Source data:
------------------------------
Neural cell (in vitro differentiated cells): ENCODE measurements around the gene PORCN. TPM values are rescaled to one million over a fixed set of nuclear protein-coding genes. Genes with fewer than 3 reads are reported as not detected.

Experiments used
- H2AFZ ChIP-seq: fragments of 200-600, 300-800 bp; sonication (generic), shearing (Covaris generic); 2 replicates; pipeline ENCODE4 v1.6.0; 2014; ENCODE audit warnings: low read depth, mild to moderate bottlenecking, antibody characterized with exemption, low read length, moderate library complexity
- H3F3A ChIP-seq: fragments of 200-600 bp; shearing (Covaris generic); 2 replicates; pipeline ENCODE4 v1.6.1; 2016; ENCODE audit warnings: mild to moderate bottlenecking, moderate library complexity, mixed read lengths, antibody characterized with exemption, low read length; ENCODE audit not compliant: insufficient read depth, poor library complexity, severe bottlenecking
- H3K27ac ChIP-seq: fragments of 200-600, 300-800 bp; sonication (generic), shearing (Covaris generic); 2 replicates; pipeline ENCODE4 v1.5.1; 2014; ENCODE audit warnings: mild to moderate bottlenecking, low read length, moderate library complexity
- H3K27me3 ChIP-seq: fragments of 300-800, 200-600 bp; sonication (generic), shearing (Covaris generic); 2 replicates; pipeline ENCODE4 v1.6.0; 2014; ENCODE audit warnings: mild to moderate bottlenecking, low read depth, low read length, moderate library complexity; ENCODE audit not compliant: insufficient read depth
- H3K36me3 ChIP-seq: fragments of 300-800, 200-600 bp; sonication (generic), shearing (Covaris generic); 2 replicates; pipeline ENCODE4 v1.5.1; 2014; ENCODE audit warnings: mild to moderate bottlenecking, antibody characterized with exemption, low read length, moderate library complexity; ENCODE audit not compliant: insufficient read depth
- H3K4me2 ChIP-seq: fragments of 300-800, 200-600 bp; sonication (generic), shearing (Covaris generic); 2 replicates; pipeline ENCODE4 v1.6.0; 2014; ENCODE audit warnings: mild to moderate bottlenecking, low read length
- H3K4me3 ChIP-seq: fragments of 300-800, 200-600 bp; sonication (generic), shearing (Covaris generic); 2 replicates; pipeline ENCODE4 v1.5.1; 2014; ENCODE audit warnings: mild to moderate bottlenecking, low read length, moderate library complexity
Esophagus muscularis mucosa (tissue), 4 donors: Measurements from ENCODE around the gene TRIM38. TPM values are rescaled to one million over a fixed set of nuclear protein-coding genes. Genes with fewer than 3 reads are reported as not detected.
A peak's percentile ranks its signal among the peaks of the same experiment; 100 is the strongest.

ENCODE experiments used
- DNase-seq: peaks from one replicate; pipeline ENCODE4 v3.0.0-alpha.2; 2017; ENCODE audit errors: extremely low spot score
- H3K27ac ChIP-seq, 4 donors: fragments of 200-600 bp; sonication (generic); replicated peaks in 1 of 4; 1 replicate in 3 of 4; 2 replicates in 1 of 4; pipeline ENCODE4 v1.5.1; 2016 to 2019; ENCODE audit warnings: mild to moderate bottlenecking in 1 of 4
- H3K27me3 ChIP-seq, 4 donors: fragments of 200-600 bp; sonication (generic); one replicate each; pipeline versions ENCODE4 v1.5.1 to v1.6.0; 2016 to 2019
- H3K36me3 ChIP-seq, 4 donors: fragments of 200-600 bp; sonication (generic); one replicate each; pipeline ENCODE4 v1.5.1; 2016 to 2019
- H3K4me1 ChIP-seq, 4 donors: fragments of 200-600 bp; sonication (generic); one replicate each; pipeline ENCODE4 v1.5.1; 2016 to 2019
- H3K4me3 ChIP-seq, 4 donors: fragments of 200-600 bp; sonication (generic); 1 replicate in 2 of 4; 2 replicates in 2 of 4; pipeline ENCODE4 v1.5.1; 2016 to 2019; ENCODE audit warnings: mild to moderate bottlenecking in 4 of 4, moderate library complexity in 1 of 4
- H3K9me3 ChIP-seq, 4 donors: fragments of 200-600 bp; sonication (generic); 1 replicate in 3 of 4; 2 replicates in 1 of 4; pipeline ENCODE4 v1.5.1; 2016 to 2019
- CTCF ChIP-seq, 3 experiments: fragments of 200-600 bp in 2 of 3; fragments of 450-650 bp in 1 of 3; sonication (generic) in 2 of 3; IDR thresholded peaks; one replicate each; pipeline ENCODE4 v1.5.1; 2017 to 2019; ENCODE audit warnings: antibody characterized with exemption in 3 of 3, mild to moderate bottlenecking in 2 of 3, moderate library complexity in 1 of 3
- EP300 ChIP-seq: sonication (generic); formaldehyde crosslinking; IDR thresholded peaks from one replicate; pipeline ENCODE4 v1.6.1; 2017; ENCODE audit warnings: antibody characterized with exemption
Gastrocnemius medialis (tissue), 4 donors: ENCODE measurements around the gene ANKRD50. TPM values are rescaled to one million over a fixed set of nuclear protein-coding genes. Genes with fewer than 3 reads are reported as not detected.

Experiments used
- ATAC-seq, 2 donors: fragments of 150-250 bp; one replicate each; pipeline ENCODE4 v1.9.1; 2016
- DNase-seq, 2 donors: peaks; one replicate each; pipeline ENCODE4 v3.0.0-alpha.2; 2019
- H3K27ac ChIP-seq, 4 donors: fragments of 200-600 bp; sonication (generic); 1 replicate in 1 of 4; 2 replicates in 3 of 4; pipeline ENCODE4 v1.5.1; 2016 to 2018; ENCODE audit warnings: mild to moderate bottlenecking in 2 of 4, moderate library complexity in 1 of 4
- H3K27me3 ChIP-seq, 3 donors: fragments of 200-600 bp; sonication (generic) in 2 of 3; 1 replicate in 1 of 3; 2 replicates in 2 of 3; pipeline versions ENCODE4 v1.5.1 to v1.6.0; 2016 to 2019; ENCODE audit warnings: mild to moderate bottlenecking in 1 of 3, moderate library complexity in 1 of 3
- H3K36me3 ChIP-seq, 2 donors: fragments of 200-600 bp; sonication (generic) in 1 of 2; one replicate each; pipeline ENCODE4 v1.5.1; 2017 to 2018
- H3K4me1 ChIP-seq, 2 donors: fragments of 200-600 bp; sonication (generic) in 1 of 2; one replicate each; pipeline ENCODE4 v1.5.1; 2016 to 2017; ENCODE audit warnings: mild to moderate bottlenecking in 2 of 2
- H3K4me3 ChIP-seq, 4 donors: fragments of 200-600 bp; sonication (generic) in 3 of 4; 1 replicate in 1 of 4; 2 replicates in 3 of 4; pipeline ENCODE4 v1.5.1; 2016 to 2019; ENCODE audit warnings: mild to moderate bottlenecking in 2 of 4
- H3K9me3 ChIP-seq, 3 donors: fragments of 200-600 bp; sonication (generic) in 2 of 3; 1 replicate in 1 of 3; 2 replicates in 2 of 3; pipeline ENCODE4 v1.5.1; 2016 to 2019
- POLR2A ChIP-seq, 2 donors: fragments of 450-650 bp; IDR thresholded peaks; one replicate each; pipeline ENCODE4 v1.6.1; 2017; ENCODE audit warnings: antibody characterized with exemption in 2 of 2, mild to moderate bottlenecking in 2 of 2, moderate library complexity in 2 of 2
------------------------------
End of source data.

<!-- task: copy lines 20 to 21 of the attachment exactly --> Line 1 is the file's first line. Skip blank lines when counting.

- CTCF ChIP-seq, 3 experiments: fragments of 200-600 bp in 2 of 3; fragments of 450-650 bp in 1 of 3; sonication (generic) in 2 of 3; IDR thresholded peaks; one replicate each; pipeline ENCODE4 v1.5.1; 2017 to 2019; ENCODE audit warnings: antibody characterized with exemption in 3 of 3, mild to moderate bottlenecking in 2 of 3, moderate library complexity in 1 of 3
- EP300 ChIP-seq: sonication (generic); formaldehyde crosslinking; IDR thresholded peaks from one replicate; pipeline ENCODE4 v1.6.1; 2017; ENCODE audit warnings: antibody characterized with exemption